Many life threatening conditions require surgery to treat the condition, and for some there is the opportunity to reconstruct what has been lost. I think for many of us, reconstruction is the symbolic act of trying to put back the pieces of ourselves, to feel whole again. If it is our expectation that this act alone will bring us a sense of peace, we are likely going to be disappointed. It is an important step, but truly pulling the pieces back together is a much longer process.
When you are planning for a single or double mastectomy, you simultaneously need to decide whether or not you want to have reconstruction. For some, surgery is the first intervention for breast cancer treatment, which complicates the emotional process and gives less time for contemplation. We’ve all heard the silver lining statements, like “At least you get to have perky boobs for the rest of your life”. While these statements are often well-intentioned, they can minimize the loss that comes with losing a natural part of your body.
It’s a very personal decision, there are many types of reconstruction to chose from, each with their own risks and benefits. I did chose reconstruction, and I remember laughing with a friend that I was not interested in shooting for a reconstructed nipple, because the last thing I wanted to face was the tissue becoming necrotic and falling off. Frankly, I felt like the process of mastectomy and reconstruction was enough, and the last thing I would want it to add salt to the wound.
I have this term I like to use- emotionally dense- to capture that moment in which we are profoundly feeling and experiencing life. The amount of time that passes during an emotionally dense experience is less important than the impact it has on our life perspective. Reconstruction is one of those emotionally dense times, for many it happens at the end of treatment and the beginning of life post-treatment. which is nearly as terrifying as being told you had cancer in the first place.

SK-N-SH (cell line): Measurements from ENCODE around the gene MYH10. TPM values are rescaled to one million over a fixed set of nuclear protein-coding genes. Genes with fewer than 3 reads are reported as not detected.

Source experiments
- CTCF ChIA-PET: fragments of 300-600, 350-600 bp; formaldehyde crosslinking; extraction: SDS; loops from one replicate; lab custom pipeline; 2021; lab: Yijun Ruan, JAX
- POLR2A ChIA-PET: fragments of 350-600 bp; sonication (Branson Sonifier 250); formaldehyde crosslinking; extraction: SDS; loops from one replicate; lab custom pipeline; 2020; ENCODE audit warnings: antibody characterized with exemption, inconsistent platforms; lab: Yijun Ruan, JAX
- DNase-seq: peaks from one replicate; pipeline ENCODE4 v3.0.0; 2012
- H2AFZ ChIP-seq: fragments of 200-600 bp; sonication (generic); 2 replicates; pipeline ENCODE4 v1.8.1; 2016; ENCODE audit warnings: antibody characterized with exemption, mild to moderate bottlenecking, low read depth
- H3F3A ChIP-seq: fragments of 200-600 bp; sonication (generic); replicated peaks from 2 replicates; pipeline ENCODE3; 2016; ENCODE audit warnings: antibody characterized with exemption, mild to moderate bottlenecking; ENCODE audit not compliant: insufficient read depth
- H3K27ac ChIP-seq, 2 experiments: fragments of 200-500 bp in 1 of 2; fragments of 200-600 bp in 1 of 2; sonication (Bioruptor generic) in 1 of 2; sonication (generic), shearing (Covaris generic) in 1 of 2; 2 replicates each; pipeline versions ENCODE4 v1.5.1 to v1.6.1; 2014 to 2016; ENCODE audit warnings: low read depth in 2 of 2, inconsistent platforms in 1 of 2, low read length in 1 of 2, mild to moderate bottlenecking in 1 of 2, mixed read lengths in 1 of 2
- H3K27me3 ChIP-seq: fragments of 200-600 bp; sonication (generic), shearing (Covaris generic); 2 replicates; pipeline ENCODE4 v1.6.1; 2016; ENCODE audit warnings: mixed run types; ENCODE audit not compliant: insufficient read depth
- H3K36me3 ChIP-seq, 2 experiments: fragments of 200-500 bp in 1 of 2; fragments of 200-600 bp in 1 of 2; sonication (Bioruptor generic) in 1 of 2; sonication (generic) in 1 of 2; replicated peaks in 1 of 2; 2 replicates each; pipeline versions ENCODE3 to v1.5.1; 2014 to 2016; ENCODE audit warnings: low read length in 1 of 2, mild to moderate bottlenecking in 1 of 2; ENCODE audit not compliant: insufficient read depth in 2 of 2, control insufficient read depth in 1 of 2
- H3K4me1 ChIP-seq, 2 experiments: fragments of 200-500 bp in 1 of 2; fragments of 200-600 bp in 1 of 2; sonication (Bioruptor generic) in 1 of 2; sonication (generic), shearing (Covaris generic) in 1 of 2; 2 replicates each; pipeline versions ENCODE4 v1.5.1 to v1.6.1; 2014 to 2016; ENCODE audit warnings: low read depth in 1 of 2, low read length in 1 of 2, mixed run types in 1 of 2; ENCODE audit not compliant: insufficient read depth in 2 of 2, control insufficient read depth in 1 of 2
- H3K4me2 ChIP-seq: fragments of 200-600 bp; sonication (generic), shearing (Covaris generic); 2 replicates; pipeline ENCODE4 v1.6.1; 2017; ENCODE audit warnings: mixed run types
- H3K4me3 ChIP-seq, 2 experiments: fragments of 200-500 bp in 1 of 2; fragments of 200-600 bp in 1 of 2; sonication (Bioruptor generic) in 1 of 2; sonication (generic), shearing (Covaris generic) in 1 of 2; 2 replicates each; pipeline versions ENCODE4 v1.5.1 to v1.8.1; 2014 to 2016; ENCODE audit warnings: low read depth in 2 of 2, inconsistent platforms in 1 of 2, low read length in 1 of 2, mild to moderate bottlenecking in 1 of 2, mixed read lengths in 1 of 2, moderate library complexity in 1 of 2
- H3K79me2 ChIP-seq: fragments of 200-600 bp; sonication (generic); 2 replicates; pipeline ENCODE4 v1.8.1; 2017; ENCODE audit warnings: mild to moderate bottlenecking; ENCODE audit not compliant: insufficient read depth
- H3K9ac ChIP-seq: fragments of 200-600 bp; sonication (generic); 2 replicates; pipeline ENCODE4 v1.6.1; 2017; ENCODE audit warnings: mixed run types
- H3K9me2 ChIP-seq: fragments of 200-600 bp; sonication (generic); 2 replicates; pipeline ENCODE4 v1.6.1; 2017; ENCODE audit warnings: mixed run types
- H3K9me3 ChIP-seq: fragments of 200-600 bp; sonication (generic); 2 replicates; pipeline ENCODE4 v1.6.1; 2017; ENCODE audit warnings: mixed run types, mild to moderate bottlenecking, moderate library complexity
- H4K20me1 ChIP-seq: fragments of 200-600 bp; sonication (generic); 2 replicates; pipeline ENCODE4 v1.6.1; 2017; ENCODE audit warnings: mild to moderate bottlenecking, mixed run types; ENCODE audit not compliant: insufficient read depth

If you are feeling at a loss following reconstruction or treatment ending, give yourself the gift of time to explore the pieces that need to be put back together. We may wish to rush back to our lives, but if we do so without giving ourselves time to process we are going to be much more vulnerable to the unfinished business.
If we were sitting together in an art therapy session, I would be encouraging you to find a way to represent symbolically your reconstruction. We would identify what the different pieces were that you are putting back together. It may be layering work on canvas or paper or breaking and reconstructing work. Find that voice inside which is whispering to you about the direction to take in a therapeutic art project. Follow it’s lead, by taking a step you will be guided as to where you need to go next. And if you need a little help, find a local art therapist or consider one of the individual sessions offered remotely or in person through Creative Transformations.
– Stephanie McLeod-Estevez, LCPC, is an art therapist and breast cancer survivor, who works as an oncology counselor at the Dempsey Center. She began Creative Transformations to help others who are healing from a life threatening illness or injury. Creative Transformations offers individual sessions, in person or via Skype, workshops, and this weekly blog. Sign up today so you never miss one by visiting our website, Creative Transformations, where you will also find the links to our Facebook, Twitter and Instagram pages.